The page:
I can only base my comments on my own experience of 3 days/2 nights in Syros -- and I would not say that Syroites are unwelcoming to non-Greeks, it's just that, in my experience, they pretty much ignore them. If that's OK with you, ,and you have traveling companions to talk with, fine. Also, while the main Square of the port city & capital Ermopouli, is visually stunning (and the reason many people go there, just to see it), the rest of the island, such as landscape & beaches, didn't impress as much. I went there because of that sight, going solo in May after stays with friends on other Cycladic islands, and then moving on to Athens.
Furthermore the port town had very much a "business flavor" rather than an air of style or local arts/crafts/academic interests. While there I realized one could only get a picture of the town square and the background (2 major churches on hilltops) from an aerial perspective, not one's camera. Thus, I looked around for some postcards of same -- the photos seen online and in guidebooks. Guess what? I searched up &down streets of the port for nearly an hour, found NO places with postcards or souvenir photos (also found almost no galleries or shops showing local artistry or handmade objets or fashions) ... only when I got to the port, just opposite a pier for day-excursions, did I find a single rack of cards.
There are historic reasons for this: (1) From 1850s - 1980s Syros was THE place for fuelling All ships plying the Med-Aegean. Thus is was a huge business center, became capital of Cyclades, home office of many banks, realty companies, brokerages, law firms etc. This wealth also produced the mansions on hills, and in areas near port, many of which are converted today into condos or hotels. Syros to this day is VERY business-oriented, not arts-oriented. (2) No postcards or materials for tourists because apparently very few visitors to island are non-Greeks. Vast majority appear to be GReeks who have family there, or who return annually for a holidays; why would they need postcards for a place they know so well?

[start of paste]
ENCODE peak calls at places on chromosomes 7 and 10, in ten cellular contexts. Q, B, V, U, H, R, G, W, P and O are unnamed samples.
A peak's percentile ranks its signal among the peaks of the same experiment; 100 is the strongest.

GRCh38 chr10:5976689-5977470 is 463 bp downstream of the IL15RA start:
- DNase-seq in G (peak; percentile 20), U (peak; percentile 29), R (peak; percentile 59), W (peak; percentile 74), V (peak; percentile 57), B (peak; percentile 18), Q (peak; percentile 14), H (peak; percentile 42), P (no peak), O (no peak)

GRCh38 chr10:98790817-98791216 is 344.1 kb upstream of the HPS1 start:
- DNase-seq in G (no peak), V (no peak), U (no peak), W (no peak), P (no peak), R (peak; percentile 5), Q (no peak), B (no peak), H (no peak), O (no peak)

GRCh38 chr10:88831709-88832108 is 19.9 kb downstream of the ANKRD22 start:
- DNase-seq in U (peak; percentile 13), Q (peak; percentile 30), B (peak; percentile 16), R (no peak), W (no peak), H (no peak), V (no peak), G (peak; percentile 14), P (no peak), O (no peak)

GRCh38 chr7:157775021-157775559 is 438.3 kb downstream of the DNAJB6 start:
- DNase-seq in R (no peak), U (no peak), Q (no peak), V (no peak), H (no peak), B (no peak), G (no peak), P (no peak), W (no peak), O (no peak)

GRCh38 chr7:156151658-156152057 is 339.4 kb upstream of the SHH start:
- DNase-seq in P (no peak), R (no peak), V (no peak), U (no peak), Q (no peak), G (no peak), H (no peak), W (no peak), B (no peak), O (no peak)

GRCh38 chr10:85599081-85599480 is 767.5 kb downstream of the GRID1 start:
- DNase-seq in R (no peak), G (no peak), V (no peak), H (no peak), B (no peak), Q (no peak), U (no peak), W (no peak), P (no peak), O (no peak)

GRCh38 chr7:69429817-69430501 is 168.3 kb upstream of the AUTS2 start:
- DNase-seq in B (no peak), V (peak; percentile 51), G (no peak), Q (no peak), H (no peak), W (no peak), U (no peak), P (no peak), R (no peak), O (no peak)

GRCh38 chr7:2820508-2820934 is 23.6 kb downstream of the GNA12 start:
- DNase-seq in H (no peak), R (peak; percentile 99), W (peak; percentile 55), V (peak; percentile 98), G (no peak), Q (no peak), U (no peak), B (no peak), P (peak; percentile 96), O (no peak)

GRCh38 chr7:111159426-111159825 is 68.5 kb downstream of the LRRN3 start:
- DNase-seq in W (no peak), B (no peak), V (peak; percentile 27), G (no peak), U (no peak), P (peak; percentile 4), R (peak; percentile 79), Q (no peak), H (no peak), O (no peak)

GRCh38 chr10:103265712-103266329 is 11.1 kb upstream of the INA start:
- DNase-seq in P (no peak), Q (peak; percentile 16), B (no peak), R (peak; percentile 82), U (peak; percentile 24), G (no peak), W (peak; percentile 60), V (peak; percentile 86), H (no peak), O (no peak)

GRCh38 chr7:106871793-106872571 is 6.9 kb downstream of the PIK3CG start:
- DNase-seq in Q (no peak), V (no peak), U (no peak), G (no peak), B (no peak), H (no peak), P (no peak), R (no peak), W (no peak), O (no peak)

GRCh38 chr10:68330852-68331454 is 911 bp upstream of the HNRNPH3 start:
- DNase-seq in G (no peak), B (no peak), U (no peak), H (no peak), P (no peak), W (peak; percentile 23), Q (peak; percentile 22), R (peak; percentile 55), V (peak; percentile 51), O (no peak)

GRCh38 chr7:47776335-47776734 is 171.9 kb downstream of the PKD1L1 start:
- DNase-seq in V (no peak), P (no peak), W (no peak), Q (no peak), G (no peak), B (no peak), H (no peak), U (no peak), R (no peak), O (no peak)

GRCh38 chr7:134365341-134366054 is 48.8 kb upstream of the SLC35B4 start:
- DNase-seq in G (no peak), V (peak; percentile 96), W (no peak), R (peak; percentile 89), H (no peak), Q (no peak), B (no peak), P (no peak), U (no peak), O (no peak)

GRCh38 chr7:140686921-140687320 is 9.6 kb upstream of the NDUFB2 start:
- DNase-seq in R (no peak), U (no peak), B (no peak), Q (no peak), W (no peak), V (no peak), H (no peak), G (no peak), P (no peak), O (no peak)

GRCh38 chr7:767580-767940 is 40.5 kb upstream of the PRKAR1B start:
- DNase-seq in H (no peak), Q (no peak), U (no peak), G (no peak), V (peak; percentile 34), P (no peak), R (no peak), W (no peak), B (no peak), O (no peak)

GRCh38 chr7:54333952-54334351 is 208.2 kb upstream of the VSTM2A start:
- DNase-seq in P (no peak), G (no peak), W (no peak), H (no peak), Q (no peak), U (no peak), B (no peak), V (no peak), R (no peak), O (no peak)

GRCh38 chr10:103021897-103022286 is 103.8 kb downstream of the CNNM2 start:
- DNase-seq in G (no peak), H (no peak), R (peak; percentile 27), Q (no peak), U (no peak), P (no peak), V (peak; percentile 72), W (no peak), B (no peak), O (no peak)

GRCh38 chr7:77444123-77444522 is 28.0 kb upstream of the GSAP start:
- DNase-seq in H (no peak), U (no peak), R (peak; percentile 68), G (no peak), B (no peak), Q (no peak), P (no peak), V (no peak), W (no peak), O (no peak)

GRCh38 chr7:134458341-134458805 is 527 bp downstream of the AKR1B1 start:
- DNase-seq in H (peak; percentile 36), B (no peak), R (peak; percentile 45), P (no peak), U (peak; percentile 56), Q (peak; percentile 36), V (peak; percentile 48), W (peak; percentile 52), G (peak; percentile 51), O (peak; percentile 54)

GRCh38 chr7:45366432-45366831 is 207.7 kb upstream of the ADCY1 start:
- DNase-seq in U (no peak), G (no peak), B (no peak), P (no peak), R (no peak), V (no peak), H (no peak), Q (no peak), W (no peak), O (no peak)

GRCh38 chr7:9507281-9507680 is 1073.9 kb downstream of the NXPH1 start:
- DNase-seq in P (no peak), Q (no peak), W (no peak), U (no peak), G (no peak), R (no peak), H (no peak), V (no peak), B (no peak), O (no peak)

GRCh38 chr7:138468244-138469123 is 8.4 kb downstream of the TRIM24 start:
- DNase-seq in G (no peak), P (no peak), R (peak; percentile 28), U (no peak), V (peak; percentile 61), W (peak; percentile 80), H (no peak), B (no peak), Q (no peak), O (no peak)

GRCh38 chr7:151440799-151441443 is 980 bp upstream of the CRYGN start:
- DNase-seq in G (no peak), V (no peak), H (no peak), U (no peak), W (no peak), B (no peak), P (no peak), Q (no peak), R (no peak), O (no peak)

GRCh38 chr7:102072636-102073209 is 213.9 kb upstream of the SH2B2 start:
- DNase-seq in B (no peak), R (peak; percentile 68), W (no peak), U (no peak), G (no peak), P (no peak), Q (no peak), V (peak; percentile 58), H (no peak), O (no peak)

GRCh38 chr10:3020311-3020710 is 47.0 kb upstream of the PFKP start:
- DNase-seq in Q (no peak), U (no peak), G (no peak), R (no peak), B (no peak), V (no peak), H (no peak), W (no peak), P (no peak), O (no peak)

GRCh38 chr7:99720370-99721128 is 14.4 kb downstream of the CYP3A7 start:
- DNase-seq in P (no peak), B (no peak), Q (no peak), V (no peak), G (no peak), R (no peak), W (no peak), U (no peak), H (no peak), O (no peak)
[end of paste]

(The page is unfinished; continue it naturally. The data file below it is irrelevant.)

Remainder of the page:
As I said, I was not mistreated, just ignored, in restaurants, at the beach, in shops etc. 99% of people appeared to be Greeks, and not newcomers -- all busy talking with one another. No other non-greeks around that I encountered, on the beach, on the bus, in restaurants, for a touch of sociability. I've been on more than 20 Greek islands n past 20 years, often on little solo detours like this, and have never had this experience. On those occasions, english-speaking tourists also could be rare, but I always found some friendly locals to chat a bit with. If you have friends along, your experience may well differ.